Back-directional Gated Spectroscopic Imaging for Nanoscale Deformation Analysis in Bone
Although crack mechanisms in bone have been intensively studied to have a better understanding of bone fracture, exact prefailure damage mechanisms about how cracks or deformations at nanoscales occur still remain unexplored due to technical limitations. In this pilot study, we apply back-directional gated spectroscopic imaging (BGSI) to examine the exact spatial extent of such damage in in-situ mechanical testing of bovine cortical bone. Our imaging approach provides a relatively large field of view, while the wavelength dependence of light elastically backscattered from bone at each pixel can capture structural alterations in a few tens of nanometers. Thus, our imaging method can simultaneously examine various length scales. Using a notched bovine cortical bone wafer, we report that an altered field of a couple of square millimeters forms at the tip of the notch during tensile loading in the transverse orientation, and this field disappears upon unloading. We conducted simple pilot simulations of optical waves in one-dimensional layered media to gain an understanding of the potential mechanisms about the spectral dependence on nanostructure alterations. Our results imply that the bone nanostructure may allow the formation of nanoscale deformation over a relatively large area to prevent microcrack formation or fracture as an energy dissipating mechanism. We further envision that BGSI may facilitate understanding how the nanostructure of bone controls bone characteristics and properties.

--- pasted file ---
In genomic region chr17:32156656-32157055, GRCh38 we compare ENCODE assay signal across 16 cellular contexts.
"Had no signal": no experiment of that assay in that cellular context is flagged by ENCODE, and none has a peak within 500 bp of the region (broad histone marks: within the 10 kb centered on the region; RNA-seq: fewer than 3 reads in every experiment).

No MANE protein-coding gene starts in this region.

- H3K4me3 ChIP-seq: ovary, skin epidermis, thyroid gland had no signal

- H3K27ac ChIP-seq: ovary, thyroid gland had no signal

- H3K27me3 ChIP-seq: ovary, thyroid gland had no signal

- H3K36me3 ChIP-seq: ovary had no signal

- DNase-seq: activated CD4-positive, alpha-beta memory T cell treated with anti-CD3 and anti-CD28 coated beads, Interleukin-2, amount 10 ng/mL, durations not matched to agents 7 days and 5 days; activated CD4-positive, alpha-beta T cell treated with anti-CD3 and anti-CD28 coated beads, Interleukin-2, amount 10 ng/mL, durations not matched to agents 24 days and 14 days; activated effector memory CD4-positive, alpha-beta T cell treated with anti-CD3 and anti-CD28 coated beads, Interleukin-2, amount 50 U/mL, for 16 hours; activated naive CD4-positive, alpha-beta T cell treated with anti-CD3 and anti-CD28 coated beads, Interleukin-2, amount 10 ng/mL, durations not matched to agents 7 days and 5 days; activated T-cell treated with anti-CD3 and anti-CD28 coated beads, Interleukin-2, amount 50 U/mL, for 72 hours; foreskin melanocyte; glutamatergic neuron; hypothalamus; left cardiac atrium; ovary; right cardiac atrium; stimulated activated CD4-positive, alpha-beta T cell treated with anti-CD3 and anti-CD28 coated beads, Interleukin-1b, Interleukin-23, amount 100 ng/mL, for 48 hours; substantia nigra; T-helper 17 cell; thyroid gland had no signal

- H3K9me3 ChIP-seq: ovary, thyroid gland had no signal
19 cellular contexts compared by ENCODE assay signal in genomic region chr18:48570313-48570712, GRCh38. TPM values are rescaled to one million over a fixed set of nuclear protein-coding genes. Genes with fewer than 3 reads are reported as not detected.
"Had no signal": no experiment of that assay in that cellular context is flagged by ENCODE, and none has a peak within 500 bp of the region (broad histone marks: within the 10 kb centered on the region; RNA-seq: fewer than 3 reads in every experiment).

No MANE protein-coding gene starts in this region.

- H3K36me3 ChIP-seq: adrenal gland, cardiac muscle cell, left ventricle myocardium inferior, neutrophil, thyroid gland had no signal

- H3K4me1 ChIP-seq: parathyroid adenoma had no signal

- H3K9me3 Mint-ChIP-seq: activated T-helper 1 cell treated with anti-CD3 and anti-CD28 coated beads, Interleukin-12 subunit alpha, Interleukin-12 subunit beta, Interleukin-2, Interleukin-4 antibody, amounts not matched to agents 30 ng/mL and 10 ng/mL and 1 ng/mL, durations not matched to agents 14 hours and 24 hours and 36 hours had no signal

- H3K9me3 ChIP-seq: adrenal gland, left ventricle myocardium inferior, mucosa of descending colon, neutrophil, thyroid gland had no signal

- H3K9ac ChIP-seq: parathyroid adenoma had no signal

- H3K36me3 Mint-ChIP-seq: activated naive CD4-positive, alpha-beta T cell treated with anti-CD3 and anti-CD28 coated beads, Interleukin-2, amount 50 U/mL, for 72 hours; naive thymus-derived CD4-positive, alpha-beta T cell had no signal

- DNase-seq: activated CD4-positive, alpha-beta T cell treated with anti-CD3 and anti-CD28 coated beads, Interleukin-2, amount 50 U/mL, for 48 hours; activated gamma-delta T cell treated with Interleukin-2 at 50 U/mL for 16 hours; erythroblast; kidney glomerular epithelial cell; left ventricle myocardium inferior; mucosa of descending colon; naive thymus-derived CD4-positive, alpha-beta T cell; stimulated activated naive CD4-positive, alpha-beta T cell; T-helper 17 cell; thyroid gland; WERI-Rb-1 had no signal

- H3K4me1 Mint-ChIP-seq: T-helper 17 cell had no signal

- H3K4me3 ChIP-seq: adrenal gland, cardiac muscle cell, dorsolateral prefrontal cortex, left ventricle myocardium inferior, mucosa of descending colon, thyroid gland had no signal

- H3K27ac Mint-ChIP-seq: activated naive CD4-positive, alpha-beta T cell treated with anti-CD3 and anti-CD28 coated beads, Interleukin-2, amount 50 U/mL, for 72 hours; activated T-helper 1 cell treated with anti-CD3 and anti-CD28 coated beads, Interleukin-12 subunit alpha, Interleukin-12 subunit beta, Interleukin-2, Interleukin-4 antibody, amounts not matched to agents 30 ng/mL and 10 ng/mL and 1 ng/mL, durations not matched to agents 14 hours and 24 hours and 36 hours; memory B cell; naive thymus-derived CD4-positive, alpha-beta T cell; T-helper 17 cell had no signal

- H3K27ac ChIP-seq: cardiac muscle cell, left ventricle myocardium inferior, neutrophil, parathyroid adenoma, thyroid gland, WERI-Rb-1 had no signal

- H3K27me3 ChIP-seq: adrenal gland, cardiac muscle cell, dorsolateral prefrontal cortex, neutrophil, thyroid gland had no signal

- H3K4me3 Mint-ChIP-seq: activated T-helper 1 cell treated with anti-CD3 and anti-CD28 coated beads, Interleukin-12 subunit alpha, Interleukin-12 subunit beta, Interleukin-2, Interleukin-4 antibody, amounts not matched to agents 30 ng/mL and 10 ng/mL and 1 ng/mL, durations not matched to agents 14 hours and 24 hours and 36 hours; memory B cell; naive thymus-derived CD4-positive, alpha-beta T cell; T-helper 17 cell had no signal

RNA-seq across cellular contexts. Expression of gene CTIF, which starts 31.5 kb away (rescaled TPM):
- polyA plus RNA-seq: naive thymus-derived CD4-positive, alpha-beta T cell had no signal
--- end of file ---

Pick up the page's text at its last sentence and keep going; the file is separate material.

KeywordsDeformation Zone Tensile Force Transfer Matrix Method Spectroscopic Imaging Spectral Slope
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